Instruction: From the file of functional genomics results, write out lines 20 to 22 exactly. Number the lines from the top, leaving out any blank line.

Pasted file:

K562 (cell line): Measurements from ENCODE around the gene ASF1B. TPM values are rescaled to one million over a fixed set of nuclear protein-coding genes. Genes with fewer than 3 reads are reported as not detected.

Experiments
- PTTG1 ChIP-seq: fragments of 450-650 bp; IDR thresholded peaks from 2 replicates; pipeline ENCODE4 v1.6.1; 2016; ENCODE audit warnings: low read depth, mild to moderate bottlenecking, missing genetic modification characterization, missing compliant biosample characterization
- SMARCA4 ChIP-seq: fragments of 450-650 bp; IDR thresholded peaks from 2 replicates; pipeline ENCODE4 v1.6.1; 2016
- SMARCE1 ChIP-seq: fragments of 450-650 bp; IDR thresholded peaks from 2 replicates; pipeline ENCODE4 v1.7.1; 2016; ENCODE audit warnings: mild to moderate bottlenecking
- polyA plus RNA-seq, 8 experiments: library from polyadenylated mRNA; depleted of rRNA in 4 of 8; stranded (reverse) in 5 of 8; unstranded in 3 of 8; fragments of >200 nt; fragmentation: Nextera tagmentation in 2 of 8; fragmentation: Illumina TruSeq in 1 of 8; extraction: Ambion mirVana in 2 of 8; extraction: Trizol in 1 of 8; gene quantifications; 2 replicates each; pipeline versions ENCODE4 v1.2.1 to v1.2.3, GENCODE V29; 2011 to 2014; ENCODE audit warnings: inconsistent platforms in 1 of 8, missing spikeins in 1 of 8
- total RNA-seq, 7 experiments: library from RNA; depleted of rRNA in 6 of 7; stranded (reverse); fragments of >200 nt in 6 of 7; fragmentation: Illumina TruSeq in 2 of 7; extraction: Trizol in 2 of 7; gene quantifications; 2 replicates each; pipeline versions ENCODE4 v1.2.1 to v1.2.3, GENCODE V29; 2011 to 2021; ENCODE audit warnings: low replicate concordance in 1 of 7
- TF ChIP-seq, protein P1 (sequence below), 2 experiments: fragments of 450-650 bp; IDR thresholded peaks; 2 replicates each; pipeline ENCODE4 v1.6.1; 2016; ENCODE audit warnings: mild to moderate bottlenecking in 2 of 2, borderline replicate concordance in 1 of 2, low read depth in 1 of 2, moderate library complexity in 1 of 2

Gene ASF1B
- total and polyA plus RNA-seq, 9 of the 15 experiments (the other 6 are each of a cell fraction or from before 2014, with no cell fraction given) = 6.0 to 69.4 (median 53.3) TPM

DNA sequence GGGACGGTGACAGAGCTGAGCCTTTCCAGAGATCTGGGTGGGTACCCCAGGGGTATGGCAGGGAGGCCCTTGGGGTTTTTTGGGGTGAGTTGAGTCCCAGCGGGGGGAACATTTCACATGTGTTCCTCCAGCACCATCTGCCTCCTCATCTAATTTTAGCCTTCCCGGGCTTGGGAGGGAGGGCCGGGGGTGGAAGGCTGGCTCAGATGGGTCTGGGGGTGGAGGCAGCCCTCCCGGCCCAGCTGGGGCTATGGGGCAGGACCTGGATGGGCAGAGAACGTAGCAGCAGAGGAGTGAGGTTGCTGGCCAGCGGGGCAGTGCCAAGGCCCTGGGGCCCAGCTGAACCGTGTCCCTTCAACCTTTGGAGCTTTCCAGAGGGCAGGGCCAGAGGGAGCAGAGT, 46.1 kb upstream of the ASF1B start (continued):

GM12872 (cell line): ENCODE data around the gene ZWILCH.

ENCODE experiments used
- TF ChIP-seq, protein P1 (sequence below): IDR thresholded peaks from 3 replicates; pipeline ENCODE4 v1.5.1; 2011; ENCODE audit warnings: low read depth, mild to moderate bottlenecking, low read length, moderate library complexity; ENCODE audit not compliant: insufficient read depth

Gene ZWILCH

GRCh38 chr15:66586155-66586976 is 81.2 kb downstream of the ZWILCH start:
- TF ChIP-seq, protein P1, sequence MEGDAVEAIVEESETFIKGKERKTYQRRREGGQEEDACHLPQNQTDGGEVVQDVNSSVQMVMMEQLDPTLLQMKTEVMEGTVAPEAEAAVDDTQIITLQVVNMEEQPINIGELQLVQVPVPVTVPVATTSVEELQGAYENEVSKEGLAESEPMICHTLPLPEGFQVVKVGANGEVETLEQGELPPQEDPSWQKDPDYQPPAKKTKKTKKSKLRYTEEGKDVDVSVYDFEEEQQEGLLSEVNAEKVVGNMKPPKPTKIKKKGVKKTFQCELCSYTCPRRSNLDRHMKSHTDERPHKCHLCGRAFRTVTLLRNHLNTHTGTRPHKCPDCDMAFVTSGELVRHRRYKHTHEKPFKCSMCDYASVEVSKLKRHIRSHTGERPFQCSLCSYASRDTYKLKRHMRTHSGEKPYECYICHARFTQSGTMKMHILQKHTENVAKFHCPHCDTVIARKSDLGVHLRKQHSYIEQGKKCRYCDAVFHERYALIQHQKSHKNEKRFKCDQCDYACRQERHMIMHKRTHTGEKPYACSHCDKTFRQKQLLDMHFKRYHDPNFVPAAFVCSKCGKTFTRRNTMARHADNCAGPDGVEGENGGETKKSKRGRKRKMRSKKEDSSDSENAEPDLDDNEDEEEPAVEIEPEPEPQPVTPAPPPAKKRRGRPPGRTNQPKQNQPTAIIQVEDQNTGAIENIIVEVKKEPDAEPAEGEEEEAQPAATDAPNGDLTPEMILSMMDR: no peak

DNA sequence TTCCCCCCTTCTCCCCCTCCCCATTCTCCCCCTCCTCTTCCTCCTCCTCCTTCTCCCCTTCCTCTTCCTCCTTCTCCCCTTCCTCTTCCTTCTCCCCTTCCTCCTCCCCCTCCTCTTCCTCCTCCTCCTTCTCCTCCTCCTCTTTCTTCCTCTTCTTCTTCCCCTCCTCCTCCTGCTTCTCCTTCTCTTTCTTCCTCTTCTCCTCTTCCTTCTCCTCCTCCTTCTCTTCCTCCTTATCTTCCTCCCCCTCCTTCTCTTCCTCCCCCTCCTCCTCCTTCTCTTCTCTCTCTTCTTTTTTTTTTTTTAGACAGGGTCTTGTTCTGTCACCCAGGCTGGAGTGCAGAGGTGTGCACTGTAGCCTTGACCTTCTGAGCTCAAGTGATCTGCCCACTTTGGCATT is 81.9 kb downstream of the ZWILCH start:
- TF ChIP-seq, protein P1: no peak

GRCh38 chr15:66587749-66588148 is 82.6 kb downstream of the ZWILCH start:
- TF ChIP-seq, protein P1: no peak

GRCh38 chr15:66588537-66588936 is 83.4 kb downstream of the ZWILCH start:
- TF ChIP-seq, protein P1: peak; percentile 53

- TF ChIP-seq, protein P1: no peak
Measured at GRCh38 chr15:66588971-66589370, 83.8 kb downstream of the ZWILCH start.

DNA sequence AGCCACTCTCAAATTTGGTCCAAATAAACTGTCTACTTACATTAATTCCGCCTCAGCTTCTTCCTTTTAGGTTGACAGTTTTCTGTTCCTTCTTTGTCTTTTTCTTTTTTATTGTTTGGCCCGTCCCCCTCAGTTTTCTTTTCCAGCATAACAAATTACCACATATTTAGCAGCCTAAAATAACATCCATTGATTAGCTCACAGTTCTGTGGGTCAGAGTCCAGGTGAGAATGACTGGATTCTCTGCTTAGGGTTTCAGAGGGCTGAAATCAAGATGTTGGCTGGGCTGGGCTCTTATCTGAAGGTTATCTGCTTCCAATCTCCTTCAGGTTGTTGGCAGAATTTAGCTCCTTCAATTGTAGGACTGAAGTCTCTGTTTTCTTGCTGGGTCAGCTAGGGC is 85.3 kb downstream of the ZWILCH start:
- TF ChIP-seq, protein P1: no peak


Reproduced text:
GRCh38 chr15:66587749-66588148 is 82.6 kb downstream of the ZWILCH start:
- TF ChIP-seq, protein P1: no peak

GRCh38 chr15:66588537-66588936 is 83.4 kb downstream of the ZWILCH start: